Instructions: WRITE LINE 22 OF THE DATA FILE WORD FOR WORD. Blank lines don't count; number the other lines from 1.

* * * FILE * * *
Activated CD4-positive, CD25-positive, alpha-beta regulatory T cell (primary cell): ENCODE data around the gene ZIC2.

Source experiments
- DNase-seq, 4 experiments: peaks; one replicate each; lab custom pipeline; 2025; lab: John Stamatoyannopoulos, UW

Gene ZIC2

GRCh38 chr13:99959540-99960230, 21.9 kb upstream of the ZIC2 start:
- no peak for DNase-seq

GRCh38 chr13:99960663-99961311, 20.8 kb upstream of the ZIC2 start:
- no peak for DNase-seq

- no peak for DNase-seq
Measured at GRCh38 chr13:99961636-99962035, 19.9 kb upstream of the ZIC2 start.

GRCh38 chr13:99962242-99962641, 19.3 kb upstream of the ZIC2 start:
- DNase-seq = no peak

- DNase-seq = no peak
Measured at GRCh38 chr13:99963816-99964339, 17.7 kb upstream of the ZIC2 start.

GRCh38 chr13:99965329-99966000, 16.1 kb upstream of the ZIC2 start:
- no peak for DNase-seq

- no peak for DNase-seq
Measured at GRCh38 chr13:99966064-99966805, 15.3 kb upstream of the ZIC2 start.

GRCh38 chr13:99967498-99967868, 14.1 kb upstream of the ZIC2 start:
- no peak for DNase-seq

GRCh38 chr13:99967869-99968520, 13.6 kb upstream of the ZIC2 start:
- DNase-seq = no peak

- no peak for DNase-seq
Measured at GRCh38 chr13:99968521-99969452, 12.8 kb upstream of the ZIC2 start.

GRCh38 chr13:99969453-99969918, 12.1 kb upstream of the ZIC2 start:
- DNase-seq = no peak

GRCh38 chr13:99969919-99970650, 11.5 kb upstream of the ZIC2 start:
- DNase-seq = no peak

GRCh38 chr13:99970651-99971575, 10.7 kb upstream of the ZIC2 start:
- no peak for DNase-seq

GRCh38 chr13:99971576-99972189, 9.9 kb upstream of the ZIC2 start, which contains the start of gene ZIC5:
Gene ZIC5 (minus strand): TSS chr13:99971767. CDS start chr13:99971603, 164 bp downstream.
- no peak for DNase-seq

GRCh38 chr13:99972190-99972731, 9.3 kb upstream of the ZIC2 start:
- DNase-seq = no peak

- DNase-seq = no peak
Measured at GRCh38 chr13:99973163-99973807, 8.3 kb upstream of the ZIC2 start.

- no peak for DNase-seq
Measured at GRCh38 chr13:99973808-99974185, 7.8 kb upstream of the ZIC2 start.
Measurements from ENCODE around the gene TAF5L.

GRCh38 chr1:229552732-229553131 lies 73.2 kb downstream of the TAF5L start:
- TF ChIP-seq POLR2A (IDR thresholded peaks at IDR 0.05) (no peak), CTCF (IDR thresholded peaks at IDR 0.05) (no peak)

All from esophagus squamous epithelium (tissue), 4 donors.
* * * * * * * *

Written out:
- DNase-seq = no peak